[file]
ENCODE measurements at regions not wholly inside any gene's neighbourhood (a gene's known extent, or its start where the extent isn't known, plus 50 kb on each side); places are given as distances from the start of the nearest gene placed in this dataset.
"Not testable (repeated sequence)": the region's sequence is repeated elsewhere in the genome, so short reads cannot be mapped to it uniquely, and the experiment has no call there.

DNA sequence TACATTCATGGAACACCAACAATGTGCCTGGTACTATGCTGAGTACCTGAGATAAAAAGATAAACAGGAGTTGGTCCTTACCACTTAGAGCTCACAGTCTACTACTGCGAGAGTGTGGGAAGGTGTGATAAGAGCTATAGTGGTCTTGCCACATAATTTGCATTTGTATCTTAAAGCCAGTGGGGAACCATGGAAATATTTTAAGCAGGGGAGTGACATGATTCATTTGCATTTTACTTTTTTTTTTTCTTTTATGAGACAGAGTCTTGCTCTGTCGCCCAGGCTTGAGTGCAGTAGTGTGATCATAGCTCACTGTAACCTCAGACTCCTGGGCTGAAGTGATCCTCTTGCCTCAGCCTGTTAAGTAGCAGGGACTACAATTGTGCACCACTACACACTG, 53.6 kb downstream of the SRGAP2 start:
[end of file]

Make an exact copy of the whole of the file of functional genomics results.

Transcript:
ENCODE measurements at regions not wholly inside any gene's neighbourhood (a gene's known extent, or its start where the extent isn't known, plus 50 kb on each side); places are given as distances from the start of the nearest gene placed in this dataset.
"Not testable (repeated sequence)": the region's sequence is repeated elsewhere in the genome, so short reads cannot be mapped to it uniquely, and the experiment has no call there.

DNA sequence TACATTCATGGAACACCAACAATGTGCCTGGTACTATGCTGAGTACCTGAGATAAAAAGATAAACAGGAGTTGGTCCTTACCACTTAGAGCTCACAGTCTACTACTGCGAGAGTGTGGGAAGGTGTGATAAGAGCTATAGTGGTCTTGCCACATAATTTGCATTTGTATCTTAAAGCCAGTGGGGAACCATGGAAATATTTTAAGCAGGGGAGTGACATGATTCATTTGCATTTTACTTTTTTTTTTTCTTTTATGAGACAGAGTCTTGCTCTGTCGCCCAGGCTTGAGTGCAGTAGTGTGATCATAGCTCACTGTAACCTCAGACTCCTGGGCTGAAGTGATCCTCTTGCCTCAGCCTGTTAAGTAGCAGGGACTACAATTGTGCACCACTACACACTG, 53.6 kb downstream of the SRGAP2 start: